Earlier this month, Valeant announced that it had negotiated two asset sales for a combined $2.1 billion. It wound up selling three medicated skincare brands (AcneFree, Ambi, and CerAve) to L'Oreal for $1.3 billion so L'Oreal could better compete with Nestle in U.S. markets, and it sold Dendreon's assets for $819.9 million to Chinese company Sanpower.
Selling these assets is important because it could allow Valeant to make a decent-sized dent in its debt. But what was really surprising about both asset sales is that Valeant got a great price. Valeant isn't exactly in a position to play hardball with potential asset buyers, so to see the company getting nearly eight times the annual combined revenue of the three skincare products it sold to L'Oreal is fantastic.
Additionally, Valeant acquired Dendreon's assets following its bankruptcy filing for $445 million, meaning its slightly more than one-year turnaround sale for $819.9 million is another great deal. Dendreon's only Food and Drug Administration-approved product, Provenge, for the treatment of advanced prostate cancer, has taken a backseat to less expensive and arguably more effective treatments, which makes it a smart move for Valeant to part ways with this asset.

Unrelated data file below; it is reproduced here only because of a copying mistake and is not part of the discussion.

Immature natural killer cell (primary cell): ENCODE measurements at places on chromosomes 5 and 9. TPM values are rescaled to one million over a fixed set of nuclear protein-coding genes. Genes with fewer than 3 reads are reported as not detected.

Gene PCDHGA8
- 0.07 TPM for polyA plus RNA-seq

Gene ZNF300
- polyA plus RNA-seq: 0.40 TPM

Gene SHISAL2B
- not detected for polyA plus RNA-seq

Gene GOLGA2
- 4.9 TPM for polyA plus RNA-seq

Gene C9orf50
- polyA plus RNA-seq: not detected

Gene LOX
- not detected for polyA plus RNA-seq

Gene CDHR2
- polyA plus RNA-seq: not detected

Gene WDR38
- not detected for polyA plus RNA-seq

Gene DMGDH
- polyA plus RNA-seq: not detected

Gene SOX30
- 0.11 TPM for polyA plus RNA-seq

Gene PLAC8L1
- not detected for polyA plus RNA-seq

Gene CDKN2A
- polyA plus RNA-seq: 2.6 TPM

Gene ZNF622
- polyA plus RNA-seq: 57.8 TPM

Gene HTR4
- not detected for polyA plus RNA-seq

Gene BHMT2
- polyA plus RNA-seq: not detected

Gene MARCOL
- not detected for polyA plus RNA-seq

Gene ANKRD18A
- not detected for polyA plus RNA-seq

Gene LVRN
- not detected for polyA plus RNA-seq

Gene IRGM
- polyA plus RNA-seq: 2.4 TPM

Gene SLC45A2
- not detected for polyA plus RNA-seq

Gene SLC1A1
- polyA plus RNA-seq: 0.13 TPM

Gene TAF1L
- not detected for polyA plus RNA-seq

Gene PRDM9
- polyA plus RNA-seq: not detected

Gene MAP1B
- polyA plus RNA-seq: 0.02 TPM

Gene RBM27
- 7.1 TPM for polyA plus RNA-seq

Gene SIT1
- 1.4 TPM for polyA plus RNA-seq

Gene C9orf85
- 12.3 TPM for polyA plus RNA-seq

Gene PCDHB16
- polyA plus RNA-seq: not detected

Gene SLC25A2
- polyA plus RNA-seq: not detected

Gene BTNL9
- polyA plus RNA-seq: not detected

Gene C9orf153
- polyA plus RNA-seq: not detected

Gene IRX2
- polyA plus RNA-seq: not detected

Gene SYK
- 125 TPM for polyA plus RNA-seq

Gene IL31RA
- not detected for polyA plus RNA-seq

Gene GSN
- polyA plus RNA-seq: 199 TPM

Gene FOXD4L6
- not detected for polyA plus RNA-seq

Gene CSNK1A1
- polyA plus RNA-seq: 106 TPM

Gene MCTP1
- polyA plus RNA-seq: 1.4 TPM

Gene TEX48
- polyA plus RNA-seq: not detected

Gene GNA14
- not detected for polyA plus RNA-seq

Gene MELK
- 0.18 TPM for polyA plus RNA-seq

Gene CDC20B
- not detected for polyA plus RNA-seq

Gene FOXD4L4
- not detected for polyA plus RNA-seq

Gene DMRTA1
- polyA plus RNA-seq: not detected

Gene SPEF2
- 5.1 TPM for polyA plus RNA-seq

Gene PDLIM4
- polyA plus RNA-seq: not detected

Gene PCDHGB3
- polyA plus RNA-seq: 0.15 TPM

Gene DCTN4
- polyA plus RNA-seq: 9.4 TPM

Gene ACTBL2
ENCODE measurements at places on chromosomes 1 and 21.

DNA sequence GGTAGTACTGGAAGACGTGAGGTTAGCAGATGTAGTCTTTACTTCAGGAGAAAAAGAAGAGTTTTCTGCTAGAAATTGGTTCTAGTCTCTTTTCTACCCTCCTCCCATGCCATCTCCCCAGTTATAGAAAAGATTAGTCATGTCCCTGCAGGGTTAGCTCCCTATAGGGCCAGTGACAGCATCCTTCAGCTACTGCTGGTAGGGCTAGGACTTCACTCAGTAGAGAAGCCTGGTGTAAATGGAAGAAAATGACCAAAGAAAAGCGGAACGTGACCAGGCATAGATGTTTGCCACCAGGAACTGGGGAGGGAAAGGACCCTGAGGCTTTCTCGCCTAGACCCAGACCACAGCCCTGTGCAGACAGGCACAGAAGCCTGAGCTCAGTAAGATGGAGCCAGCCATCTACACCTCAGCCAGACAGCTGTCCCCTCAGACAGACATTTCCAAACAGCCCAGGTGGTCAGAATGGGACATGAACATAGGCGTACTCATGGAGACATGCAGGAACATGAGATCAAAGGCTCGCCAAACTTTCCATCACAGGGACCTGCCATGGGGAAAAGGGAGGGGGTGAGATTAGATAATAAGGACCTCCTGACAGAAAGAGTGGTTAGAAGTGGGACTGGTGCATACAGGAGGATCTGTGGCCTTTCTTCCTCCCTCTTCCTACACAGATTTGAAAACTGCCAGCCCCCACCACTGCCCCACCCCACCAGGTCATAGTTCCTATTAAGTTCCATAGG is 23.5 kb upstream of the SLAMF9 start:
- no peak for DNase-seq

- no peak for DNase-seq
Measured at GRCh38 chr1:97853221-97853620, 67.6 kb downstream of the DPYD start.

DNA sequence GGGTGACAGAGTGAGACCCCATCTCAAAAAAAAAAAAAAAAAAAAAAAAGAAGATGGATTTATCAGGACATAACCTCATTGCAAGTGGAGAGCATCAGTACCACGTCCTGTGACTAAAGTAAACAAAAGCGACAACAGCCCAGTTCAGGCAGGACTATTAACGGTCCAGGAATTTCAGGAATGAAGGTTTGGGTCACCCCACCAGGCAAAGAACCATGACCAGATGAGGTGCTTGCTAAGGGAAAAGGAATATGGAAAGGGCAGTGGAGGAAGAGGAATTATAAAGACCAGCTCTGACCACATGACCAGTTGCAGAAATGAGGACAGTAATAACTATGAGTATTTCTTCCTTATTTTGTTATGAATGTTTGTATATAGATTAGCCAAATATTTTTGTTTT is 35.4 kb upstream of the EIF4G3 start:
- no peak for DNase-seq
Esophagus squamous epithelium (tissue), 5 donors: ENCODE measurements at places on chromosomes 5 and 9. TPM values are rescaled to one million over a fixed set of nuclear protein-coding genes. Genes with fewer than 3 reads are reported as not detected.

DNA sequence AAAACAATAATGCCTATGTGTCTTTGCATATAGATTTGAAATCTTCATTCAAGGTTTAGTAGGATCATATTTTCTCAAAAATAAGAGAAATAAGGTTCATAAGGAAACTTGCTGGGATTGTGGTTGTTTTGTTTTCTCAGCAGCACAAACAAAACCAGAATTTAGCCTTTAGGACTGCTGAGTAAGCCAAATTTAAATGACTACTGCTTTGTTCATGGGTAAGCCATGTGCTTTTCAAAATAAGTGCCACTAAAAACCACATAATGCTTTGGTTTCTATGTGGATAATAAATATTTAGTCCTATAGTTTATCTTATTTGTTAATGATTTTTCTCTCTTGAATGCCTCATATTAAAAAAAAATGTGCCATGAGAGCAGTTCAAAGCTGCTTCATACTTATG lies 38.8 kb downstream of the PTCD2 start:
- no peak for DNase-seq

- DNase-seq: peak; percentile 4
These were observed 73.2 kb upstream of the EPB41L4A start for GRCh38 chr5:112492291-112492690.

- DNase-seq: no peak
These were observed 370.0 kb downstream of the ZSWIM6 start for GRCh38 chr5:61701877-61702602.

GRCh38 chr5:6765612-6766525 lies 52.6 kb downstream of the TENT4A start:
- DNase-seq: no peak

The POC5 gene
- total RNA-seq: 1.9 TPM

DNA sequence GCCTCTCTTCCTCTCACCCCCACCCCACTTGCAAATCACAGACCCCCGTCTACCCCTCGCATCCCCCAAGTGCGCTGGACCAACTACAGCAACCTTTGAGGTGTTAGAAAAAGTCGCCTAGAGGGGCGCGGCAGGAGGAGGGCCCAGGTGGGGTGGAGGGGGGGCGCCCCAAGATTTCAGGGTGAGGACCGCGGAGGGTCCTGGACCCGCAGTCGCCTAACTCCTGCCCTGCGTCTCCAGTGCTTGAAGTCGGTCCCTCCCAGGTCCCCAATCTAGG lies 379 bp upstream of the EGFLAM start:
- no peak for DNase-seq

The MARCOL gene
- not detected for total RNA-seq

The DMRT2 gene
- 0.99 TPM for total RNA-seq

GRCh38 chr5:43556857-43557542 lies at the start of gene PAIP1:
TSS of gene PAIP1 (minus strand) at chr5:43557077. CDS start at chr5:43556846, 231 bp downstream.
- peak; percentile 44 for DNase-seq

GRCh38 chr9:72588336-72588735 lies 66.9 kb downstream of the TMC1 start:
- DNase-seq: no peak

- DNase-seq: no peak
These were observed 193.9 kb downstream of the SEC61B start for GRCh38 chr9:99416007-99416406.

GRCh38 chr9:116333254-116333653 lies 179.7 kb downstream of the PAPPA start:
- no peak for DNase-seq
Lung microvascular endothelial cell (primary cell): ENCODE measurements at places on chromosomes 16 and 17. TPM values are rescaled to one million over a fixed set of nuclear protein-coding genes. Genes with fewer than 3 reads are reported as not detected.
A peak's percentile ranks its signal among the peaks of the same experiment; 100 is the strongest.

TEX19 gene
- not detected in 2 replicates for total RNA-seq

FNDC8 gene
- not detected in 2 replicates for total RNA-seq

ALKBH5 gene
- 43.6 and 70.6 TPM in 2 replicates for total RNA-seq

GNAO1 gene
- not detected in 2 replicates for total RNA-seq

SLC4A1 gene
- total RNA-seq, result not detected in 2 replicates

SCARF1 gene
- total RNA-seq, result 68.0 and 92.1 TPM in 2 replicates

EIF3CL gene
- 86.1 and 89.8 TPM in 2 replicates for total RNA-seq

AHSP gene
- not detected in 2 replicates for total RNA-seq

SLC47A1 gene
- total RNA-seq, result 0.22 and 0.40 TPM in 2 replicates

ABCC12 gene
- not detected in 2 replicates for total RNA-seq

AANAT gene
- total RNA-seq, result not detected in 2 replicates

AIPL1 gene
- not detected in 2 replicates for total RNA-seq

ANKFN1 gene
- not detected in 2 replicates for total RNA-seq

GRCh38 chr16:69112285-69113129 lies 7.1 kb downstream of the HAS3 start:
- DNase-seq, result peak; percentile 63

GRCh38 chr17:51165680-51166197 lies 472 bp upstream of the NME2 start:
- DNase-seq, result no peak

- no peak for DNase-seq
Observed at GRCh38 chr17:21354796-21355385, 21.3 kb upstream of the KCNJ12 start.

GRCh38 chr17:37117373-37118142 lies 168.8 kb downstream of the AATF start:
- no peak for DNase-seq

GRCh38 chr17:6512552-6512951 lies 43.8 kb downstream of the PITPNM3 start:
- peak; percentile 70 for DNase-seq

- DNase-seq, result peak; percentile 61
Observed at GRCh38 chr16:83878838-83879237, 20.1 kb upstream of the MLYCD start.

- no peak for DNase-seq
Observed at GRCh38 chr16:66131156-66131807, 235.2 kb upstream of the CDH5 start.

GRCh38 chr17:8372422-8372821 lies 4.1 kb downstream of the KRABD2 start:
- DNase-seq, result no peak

On top of all that, pessimists are beginning to pick up their chips from the table. In December, short-sellers held 33.7 million shares of Valeant stock (short-sellers are investors who make money when the price of a stock falls and lose money when it rises). New data released for January shows just 29.1 million shares being held by short-sellers. Some of the drop could very well have to do with profit-taking, given Valeant's swan dive in 2016. However, a double-digit percentage decline in short interest may also indicate a change in sentiment surrounding Valeant.
The sum of the parts is getting more attractive
In mid-June I took a deeper look at Valeant from a "sum of the parts" perspective and came to the conclusion that the company was probably fairly priced in the low-to-mid teens. Valeant's stock was trading at $22 at the time. Over the past two months, Valeant has indeed been trading in the low-to-mid teens, meaning it's probably time to re-evaluate the initial fair-value thesis.